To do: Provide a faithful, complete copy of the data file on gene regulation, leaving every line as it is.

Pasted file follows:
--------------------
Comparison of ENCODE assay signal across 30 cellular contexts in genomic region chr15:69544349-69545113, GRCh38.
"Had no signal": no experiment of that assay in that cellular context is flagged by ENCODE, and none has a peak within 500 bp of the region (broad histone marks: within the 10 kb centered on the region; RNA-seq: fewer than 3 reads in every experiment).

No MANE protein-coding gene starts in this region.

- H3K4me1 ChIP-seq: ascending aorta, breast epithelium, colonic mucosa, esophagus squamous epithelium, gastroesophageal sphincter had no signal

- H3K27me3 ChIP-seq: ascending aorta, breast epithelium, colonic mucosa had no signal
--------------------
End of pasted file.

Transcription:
Comparison of ENCODE assay signal across 30 cellular contexts in genomic region chr15:69544349-69545113, GRCh38.
"Had no signal": no experiment of that assay in that cellular context is flagged by ENCODE, and none has a peak within 500 bp of the region (broad histone marks: within the 10 kb centered on the region; RNA-seq: fewer than 3 reads in every experiment).

No MANE protein-coding gene starts in this region.

- H3K4me1 ChIP-seq: ascending aorta, breast epithelium, colonic mucosa, esophagus squamous epithelium, gastroesophageal sphincter had no signal

- H3K27me3 ChIP-seq: ascending aorta, breast epithelium, colonic mucosa had no signal